See How They Run

“See How They Run,” the daft ’40s farce by Philip King, is well-directed and hilariously acted at the Springville Playhouse. Director James McGregor has the pacing just as it should be, and the cast has no weak links at all, with the leads showing particular skill.

Oh, and they’re all high school students.

It’s actually the Playhouse Youth Guild — a division of the Springville Playhouse — that has put this show together, but the participants’ talents outshine those of many of their adult counterparts.

It helps to have a good script, of course, and “See How They Run” has a great one. The dialogue is fast and clever, with characters snarking at each other constantly, and with a zillion comic possibilities. Everything takes place at a vicarage in England. The Rev. Lionel Toop (McGregor) has to put up with a nosy, prim-and-proper (yet inappropriately flirtatious, at least with him) parishioner, Miss Skillion (Natalie Llewellyn), as well as a wife, Penelope (Heidi Tippetts), who is a former actress and is anything but the demure and quiet preacher’s wife he’d like her to be.

Penelope, in fact, is the star of the show, and Tippetts plays her with fiery, gleeful abandon. Physically and vocally, Tippetts has energy, power and above all, comedic timing. She and Llewellyn — who is also talented far beyond her years — make a great duo, sparring over one another’s perceived inadequacies. (Llewellyn also plays a hilarious drunk later on in the play.)

While the Reverend is out for the evening, an old actor friend of Penelope’s stops by. It’s Clive (Jeff Croshaw), who is now in the army and has a one-night leave. They want to go see a production of the play they used to perform in, but it’s out of the city, and Clive can’t leave. The solution? Hide his military uniform in a trunk that “nobody ever looks in” (of course someone immediately does), and dress him up in one of the Reverend’s spare priest outfits.

When they return, all hell breaks loose as two — and eventually three, then four — men dressed as priests (some of them actually ARE priests) show up at the house, each being mistaken for someone else. Clive just wants to find his uniform — which the back-talking maid Ida (Eva Tippetts) has inadvertently misplaced — and get out, while Penelope is enraged at what looks to be an affair going on between the Reverend and Miss Skillion. Oh, and there’s an escaped Russian prisoner (Michael Johnson) involved as well (he’s also dressed like a priest, naturally).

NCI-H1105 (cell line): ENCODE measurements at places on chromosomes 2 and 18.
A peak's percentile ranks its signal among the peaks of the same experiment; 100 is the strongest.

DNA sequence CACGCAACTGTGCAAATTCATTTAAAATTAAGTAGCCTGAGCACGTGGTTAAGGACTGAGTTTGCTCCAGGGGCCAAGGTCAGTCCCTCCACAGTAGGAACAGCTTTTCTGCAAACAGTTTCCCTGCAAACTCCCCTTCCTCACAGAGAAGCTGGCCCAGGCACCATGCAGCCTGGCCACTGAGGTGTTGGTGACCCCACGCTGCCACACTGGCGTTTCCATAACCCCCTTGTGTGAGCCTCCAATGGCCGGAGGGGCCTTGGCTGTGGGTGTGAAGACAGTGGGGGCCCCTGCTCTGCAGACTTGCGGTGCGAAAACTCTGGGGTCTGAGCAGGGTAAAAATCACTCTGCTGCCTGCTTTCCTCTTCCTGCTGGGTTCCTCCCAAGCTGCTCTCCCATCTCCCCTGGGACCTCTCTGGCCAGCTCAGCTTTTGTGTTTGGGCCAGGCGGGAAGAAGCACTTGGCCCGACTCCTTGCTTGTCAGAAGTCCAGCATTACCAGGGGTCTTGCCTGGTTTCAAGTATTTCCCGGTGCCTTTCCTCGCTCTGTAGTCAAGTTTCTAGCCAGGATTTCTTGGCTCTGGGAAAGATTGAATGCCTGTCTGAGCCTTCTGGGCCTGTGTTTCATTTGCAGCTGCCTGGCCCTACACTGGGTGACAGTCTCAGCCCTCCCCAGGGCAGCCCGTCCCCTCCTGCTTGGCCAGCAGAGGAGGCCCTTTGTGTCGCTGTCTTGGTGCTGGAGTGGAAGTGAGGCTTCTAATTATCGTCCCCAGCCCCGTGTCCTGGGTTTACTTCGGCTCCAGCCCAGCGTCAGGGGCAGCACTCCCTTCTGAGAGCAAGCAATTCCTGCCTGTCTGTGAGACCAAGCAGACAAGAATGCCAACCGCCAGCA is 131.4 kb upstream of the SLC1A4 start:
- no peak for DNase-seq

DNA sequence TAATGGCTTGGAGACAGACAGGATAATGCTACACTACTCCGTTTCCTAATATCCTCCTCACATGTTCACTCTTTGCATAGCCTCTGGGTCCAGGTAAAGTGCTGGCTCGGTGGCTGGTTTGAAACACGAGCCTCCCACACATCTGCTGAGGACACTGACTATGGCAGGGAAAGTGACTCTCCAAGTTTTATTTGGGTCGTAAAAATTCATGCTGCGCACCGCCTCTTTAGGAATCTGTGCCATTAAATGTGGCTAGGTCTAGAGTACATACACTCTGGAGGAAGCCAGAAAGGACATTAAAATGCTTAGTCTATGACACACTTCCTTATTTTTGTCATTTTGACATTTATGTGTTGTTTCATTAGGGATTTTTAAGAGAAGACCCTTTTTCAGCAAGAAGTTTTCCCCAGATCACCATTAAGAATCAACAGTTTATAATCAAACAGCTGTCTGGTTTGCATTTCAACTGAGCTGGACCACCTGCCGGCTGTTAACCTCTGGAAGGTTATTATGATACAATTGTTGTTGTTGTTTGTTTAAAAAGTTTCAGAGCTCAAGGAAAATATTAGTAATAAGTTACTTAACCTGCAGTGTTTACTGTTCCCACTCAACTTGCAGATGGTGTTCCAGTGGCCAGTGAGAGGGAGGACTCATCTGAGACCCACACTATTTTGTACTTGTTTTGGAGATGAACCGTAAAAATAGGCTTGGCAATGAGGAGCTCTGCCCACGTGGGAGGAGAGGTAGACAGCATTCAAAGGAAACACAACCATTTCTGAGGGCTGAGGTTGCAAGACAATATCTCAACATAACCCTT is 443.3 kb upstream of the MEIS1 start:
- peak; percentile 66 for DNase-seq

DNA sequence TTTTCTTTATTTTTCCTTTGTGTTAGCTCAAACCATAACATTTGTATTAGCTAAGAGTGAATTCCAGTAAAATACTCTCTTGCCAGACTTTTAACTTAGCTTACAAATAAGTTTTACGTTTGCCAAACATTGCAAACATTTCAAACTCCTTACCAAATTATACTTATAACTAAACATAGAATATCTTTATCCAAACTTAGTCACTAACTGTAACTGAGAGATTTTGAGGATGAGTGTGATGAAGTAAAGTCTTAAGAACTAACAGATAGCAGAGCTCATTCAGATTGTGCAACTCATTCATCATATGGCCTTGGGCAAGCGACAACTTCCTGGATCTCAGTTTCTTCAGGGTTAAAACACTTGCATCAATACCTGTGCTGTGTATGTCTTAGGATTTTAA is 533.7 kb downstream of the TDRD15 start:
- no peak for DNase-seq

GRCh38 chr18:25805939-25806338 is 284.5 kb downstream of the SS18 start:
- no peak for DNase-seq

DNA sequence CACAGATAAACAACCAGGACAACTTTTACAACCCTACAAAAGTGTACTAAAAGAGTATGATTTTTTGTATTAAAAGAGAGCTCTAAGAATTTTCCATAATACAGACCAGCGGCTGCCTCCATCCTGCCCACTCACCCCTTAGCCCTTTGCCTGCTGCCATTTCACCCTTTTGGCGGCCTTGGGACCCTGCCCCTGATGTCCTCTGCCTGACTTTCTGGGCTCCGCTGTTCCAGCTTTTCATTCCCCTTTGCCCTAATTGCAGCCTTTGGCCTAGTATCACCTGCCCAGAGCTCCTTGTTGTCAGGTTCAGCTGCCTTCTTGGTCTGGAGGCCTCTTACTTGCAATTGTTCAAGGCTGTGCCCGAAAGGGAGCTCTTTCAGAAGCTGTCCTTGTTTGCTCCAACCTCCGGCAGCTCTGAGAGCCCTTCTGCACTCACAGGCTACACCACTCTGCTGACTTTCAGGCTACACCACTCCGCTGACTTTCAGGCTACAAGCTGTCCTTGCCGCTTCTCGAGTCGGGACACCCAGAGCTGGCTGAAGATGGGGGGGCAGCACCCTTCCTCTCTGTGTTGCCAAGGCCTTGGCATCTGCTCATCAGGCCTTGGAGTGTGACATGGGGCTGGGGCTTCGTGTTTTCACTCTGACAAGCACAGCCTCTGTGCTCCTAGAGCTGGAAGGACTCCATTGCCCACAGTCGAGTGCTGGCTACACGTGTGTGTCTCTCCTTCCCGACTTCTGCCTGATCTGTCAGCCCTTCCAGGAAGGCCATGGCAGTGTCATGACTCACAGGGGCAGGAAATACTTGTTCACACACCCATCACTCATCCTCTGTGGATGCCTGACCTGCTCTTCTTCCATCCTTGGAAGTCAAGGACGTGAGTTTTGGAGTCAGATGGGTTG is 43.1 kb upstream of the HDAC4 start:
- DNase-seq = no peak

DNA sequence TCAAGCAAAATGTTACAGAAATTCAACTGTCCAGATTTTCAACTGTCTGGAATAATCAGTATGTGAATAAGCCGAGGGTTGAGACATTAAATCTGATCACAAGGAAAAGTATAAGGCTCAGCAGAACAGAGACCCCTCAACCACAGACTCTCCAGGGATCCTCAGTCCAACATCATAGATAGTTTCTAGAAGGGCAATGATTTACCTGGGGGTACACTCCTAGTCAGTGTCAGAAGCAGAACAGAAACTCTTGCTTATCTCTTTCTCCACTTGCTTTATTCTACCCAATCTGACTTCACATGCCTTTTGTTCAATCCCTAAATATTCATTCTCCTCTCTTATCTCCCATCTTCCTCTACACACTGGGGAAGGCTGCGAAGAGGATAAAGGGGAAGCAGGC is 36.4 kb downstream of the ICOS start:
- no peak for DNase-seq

Like any good farce, there’s plenty of physical comedy here, and it’s surprisingly fresh and non-sophomoric. People run in circles, jump over unconscious guests, punch each other in the face and do a lot of fainting — and they do it all like pros. (The punches in this show, of which there are several, are particularly good. They don’t look like fake “stage punches” — they look REAL. It may seem like a small thing, but working out the choreography of a good stage punch takes more than just a couple minutes of practice, and many shows just throw them in without paying attention to the details. This show goes above and beyond that.)

The play is hilarious from start to finish, with only a few lines delivered incorrectly, diminishing their humor. In the end, it doesn’t matter that Johnson doesn’t even ATTEMPT a Russian accent, or that there are two men each wearing clothes supposedly belonging to a man who is clearly not even close to the same size as they are. It doesn’t matter that Croshaw is often trying very hard not to laugh at himself. You forgive all this because 1) the show is so darn funny, and 2) the actors are clearly having the time of their lives. The enthusiasm and giddiness are contagious, and the show — entirely put together by high school students — is a rousing success.

I was wary about seeing this show. First of all, my last experience with the Springville Playhouse hadn't been all that great; second, my experience with '40s comedies is that they often aren't very funny (e.g., "Harvey"); and third, I found out the night before that it was being done by high school students.

Imagine my Christmas-morning-like surprise, then, when the show was absolutely delightful. It was better than a lot of shows I've seen that were entirely produced by adults. Kudos to the teens of Springville!